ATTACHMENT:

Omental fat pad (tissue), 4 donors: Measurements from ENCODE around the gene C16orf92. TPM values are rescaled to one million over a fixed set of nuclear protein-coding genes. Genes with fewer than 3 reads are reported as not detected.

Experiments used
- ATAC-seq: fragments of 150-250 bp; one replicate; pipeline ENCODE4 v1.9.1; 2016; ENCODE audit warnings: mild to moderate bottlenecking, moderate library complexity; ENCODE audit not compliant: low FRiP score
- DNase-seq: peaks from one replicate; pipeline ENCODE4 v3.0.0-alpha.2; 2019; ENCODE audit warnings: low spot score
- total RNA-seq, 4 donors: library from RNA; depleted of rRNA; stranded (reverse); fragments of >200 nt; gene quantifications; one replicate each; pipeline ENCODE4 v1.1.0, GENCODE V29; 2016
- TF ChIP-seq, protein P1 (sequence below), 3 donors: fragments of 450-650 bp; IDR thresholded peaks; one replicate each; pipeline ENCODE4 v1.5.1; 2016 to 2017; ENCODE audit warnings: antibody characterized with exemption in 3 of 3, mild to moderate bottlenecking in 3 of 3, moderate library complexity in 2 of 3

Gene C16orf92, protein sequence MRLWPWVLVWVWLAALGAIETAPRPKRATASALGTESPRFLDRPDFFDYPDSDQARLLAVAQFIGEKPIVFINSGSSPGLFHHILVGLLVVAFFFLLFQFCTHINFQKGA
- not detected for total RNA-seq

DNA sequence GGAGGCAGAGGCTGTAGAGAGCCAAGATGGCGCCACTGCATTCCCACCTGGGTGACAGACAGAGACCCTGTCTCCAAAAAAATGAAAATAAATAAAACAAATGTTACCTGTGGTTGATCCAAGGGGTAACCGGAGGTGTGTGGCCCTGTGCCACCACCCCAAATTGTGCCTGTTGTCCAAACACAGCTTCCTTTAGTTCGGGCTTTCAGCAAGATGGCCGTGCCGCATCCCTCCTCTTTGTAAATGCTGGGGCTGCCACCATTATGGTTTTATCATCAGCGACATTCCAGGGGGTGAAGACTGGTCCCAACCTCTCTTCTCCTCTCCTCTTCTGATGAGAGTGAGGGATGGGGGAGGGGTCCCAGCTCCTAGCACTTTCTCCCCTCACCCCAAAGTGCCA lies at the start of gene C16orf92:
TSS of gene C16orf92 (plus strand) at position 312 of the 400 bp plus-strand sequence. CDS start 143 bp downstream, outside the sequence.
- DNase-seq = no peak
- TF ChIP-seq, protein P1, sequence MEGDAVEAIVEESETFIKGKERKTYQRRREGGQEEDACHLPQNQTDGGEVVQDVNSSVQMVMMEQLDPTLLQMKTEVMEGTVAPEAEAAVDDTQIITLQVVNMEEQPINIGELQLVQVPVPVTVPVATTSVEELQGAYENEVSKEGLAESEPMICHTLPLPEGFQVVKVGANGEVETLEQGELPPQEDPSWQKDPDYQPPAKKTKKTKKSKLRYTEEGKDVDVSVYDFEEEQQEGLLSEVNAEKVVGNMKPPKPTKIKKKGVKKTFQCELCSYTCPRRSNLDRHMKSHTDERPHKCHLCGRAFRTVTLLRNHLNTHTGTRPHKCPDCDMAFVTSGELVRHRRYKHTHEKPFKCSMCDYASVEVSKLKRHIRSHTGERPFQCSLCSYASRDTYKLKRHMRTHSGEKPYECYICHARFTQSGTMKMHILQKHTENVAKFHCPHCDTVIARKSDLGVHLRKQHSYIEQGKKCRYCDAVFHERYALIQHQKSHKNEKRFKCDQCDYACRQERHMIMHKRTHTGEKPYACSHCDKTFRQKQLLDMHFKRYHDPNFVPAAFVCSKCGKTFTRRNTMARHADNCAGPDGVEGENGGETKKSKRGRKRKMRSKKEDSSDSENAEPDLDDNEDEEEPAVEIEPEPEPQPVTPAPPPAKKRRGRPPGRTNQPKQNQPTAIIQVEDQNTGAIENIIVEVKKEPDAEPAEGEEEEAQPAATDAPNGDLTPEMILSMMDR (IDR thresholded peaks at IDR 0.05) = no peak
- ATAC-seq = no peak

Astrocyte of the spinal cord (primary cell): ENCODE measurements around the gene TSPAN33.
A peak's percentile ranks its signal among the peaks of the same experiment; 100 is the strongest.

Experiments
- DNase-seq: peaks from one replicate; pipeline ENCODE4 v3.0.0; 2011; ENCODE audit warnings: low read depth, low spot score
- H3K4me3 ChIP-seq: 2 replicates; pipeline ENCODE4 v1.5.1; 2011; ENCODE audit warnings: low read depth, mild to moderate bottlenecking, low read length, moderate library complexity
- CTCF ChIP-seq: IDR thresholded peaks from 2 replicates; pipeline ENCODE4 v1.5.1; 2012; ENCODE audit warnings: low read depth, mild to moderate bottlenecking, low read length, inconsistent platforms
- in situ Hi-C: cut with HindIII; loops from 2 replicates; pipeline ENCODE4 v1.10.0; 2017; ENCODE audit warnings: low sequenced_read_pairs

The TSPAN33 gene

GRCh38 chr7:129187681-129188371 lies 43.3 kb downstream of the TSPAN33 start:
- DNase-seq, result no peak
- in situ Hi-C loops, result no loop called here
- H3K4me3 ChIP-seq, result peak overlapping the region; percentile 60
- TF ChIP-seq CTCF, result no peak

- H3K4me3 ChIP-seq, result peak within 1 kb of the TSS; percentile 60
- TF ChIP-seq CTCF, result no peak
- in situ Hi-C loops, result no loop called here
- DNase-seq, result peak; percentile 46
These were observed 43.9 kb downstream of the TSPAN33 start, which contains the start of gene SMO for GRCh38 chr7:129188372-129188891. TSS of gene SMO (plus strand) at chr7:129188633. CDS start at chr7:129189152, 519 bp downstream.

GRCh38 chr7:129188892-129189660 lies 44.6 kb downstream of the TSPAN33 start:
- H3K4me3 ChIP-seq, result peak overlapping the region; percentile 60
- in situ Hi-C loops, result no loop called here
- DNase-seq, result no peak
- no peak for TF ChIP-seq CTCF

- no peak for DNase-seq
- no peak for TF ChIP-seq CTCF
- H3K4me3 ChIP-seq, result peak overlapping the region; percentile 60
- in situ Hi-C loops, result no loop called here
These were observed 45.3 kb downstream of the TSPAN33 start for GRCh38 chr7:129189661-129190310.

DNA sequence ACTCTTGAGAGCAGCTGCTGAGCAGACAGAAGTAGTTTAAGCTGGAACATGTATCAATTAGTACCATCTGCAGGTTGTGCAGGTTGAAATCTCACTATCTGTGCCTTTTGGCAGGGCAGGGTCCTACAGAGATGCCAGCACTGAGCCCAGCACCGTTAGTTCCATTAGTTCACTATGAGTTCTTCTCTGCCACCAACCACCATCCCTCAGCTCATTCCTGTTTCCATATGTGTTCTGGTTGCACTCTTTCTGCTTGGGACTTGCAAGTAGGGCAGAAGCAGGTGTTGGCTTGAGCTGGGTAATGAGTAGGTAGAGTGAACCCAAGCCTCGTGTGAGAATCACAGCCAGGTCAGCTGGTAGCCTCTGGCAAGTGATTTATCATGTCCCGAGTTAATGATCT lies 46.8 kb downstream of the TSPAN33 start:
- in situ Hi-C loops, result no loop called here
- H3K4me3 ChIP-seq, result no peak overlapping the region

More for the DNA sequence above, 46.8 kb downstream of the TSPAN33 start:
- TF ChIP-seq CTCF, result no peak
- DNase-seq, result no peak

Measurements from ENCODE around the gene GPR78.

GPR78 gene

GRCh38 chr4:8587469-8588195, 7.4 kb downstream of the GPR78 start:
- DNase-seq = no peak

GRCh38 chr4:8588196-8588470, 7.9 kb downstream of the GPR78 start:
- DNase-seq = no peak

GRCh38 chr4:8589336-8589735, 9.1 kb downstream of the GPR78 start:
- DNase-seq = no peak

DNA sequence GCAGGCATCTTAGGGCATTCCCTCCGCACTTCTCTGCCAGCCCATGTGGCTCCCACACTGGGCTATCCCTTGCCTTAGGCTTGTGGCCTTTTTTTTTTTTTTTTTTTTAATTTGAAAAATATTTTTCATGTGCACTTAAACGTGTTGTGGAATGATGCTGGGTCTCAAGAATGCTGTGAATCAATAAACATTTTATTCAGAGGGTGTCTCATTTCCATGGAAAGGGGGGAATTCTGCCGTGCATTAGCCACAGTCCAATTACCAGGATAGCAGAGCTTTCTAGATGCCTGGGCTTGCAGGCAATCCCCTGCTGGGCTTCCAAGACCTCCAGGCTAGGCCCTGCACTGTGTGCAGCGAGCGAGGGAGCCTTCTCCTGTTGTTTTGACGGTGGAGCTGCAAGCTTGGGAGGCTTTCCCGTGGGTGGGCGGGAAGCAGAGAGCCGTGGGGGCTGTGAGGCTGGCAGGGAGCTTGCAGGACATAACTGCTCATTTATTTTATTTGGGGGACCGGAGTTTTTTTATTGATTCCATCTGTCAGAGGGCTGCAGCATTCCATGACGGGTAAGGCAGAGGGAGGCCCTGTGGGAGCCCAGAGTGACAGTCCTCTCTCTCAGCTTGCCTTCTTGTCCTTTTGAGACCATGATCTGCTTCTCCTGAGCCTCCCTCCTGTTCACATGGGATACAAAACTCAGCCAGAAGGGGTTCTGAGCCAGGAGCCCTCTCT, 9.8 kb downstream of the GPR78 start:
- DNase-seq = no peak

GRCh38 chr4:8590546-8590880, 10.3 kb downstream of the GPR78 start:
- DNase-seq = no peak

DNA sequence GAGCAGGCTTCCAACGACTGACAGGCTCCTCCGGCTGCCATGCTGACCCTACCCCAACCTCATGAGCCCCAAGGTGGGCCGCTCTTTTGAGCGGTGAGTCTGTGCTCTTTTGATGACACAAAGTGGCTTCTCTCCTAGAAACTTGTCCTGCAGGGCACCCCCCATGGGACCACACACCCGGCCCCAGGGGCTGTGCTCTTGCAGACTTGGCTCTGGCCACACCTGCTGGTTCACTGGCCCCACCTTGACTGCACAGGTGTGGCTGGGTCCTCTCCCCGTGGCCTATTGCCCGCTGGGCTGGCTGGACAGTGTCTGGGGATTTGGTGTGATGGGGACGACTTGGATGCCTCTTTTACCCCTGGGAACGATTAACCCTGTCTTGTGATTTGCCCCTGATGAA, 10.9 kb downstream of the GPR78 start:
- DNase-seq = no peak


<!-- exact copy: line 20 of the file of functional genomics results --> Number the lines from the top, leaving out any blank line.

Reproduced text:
- in situ Hi-C: cut with HindIII; loops from 2 replicates; pipeline ENCODE4 v1.10.0; 2017; ENCODE audit warnings: low sequenced_read_pairs